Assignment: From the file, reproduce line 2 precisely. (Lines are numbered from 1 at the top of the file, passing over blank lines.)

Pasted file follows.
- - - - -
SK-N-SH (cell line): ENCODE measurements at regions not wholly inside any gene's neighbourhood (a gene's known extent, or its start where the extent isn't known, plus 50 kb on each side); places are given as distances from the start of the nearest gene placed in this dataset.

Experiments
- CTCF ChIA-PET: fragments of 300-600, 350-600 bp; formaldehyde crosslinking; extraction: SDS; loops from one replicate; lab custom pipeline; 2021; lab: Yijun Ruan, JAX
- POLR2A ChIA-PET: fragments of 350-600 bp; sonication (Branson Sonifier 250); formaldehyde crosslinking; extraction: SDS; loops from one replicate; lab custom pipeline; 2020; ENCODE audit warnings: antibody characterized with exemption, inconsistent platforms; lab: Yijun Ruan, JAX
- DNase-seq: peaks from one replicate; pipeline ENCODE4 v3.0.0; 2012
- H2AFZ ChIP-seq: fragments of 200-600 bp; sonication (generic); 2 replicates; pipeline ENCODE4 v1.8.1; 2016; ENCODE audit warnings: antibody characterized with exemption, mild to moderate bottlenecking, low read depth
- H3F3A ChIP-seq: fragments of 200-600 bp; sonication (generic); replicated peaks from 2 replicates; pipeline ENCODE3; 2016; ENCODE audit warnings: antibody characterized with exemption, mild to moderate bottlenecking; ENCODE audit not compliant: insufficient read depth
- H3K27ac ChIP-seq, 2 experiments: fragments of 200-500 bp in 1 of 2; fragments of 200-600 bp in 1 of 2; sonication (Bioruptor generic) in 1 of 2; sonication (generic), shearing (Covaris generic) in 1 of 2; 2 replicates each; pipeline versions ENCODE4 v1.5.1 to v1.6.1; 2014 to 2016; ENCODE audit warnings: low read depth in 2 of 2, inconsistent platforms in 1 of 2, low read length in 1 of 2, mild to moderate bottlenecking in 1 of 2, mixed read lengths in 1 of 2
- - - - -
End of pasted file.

Experiments